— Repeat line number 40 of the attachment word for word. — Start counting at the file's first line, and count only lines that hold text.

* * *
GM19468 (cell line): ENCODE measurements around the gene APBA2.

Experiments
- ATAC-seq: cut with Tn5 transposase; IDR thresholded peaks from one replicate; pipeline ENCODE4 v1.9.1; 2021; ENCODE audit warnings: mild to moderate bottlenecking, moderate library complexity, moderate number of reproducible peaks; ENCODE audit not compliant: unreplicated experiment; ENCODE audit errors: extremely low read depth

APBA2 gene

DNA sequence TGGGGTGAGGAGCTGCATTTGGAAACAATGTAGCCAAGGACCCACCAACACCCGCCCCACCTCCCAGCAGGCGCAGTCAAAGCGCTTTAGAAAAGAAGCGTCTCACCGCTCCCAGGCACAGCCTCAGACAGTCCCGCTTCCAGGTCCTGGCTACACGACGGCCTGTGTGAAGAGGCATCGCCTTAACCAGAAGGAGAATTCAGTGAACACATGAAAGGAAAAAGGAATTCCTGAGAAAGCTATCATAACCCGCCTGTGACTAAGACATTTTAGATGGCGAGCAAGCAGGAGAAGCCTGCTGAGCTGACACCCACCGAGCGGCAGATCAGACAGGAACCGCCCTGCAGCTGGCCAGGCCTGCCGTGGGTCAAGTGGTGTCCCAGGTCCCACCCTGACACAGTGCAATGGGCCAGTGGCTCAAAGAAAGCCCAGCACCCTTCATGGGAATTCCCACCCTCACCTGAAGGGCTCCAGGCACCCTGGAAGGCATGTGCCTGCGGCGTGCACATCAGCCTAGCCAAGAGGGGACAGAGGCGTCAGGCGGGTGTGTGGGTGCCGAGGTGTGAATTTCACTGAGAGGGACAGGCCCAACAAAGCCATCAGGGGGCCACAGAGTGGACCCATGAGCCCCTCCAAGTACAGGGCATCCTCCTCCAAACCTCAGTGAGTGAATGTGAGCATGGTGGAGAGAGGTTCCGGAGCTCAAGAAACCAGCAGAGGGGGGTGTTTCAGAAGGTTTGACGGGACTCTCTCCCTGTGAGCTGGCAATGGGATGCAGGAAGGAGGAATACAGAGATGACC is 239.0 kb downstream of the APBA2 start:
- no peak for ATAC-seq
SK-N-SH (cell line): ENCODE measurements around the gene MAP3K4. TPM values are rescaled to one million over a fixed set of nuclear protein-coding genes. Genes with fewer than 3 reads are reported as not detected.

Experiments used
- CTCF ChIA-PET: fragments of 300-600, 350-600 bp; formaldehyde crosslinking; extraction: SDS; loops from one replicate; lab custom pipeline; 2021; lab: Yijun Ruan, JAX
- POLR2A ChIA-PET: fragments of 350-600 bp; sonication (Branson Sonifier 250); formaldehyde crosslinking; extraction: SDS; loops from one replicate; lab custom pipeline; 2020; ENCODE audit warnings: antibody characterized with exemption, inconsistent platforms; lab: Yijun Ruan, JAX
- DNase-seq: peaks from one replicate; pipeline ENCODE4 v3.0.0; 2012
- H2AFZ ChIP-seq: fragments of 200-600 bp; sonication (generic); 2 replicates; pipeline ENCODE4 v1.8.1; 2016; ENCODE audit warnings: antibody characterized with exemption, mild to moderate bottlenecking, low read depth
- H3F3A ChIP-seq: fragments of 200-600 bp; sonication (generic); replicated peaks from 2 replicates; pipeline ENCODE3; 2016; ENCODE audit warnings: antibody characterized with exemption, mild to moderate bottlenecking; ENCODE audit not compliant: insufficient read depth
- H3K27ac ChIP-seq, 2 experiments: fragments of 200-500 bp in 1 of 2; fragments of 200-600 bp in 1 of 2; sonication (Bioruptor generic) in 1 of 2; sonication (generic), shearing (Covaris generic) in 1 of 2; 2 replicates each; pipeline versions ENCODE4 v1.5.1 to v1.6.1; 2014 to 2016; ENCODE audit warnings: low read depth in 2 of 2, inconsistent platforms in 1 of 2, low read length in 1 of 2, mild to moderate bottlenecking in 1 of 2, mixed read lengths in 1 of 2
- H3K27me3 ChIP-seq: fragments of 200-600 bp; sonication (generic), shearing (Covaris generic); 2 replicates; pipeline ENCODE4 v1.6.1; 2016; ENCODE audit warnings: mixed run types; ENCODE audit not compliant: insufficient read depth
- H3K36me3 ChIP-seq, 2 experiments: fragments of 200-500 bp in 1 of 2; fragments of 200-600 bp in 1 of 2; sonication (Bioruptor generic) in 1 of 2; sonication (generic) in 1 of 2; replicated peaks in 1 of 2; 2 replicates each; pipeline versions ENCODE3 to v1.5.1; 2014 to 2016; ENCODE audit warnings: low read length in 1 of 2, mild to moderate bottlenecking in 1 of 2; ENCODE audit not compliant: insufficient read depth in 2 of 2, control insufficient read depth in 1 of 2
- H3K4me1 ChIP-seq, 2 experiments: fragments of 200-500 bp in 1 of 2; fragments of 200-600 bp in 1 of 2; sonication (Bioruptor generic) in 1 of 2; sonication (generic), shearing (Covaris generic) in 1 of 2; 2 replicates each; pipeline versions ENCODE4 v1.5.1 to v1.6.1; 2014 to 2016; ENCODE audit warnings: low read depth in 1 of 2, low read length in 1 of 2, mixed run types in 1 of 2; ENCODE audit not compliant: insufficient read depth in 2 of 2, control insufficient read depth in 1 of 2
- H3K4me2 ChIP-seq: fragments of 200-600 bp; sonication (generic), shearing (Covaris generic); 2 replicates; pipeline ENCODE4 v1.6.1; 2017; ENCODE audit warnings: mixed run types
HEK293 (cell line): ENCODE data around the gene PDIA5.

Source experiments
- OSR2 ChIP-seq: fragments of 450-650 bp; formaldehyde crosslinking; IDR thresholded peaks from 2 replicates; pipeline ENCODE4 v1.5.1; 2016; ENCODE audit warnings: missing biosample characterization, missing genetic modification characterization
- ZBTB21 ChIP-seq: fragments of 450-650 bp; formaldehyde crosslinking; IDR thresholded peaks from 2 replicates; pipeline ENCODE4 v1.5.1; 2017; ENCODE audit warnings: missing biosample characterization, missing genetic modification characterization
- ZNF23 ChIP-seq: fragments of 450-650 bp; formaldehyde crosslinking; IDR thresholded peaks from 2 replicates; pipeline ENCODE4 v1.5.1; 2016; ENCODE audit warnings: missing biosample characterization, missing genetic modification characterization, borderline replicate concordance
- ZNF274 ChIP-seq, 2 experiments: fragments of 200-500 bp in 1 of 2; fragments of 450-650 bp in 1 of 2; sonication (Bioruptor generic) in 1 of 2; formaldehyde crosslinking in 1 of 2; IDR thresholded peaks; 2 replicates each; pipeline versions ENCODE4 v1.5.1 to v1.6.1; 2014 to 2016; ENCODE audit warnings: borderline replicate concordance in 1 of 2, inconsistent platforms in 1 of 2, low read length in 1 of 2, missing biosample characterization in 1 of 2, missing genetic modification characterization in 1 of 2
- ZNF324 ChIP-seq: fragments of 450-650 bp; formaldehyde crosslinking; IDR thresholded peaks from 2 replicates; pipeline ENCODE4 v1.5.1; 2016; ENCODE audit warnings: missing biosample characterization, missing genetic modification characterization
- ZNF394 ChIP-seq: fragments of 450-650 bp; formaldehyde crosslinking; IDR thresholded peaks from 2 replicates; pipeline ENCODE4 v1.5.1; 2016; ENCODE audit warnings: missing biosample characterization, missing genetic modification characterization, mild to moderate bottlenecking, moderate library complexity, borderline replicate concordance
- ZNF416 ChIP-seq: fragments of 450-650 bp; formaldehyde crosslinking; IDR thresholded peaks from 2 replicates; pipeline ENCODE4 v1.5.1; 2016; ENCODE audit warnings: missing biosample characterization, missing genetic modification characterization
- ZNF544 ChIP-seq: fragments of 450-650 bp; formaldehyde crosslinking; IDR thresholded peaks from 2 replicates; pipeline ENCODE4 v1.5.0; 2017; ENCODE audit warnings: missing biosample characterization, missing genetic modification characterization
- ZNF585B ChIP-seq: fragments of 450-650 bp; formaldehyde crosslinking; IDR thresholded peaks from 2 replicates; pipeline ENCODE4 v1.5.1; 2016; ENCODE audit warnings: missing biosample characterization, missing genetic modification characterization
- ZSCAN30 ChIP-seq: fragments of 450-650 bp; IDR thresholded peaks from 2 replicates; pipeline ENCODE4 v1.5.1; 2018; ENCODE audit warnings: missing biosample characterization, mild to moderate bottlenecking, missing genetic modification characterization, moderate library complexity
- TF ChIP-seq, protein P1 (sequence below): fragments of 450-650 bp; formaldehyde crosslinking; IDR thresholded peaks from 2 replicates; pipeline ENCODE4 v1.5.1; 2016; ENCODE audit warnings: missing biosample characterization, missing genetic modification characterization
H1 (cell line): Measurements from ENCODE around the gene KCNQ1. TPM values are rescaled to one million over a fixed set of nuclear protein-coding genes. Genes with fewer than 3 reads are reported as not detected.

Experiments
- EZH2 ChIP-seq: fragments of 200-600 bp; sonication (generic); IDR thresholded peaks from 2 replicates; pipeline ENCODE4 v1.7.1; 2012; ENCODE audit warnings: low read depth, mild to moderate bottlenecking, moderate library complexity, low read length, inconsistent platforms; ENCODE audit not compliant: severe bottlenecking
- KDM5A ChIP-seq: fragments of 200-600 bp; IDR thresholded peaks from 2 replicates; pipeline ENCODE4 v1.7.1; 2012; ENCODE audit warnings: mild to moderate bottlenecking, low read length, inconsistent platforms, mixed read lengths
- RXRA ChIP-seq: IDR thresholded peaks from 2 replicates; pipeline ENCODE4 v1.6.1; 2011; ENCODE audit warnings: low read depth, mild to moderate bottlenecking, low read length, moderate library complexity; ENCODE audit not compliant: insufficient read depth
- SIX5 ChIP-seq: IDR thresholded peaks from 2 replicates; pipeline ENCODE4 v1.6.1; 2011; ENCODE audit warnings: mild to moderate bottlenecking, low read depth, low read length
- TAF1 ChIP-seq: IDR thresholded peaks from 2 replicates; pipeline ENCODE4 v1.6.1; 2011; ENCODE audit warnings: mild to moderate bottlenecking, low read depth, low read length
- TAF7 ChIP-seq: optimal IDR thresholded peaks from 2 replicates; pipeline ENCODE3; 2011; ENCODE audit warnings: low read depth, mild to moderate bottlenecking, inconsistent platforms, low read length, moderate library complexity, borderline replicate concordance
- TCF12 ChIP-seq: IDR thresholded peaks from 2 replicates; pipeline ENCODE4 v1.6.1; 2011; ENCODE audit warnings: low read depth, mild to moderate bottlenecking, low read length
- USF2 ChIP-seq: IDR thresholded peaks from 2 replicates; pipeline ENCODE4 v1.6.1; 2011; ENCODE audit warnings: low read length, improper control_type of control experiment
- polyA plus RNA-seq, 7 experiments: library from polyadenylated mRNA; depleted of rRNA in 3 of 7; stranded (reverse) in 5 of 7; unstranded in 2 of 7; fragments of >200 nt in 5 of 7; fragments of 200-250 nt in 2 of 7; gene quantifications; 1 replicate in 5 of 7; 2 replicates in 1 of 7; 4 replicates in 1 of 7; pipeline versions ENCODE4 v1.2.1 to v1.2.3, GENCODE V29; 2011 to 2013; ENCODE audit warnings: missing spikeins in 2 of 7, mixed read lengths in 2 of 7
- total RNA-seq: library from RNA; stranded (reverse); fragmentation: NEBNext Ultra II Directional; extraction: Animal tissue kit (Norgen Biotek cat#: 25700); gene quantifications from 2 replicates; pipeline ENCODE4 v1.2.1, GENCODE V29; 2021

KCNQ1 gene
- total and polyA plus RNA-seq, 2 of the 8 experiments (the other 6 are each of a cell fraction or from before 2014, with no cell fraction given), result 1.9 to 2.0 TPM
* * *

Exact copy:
- TCF12 ChIP-seq: IDR thresholded peaks from 2 replicates; pipeline ENCODE4 v1.6.1; 2011; ENCODE audit warnings: low read depth, mild to moderate bottlenecking, low read length